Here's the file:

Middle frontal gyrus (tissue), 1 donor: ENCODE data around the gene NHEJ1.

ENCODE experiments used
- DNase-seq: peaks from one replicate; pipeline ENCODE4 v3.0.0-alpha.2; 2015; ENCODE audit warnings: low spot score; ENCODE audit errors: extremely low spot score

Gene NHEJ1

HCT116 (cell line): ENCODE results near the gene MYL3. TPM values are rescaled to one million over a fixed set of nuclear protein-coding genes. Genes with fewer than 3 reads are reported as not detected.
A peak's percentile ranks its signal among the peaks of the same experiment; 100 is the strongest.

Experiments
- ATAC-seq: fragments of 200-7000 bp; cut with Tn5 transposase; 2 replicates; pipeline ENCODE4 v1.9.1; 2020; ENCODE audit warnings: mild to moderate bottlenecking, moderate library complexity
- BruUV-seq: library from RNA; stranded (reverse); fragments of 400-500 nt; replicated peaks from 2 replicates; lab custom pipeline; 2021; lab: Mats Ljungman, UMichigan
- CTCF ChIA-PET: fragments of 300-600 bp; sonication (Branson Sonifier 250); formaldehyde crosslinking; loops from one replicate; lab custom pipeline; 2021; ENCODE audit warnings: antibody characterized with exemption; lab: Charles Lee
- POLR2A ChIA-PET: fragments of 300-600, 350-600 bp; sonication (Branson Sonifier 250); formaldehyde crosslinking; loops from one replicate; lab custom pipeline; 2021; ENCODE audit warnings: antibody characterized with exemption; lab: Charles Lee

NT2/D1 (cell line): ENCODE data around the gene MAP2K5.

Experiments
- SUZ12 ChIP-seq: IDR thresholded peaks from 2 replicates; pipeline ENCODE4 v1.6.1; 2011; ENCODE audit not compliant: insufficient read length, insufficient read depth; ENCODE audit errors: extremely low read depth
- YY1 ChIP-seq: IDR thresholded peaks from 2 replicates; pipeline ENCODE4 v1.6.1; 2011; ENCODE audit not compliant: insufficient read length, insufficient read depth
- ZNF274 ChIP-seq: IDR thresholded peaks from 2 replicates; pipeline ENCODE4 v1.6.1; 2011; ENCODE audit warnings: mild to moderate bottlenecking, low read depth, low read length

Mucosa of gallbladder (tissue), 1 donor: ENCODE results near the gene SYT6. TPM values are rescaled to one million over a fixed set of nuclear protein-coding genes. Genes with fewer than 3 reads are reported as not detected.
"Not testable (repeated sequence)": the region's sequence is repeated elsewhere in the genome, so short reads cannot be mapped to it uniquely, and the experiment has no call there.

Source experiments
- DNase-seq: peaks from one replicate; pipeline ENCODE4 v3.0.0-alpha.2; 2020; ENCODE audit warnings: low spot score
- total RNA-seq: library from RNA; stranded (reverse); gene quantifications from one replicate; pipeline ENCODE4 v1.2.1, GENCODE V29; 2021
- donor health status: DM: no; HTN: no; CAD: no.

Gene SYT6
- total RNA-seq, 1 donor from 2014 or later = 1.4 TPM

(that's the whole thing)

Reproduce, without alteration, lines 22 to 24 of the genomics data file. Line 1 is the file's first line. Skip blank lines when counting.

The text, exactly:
- donor health status: DM: no; HTN: no; CAD: no.

Gene SYT6
- total RNA-seq, 1 donor from 2014 or later = 1.4 TPM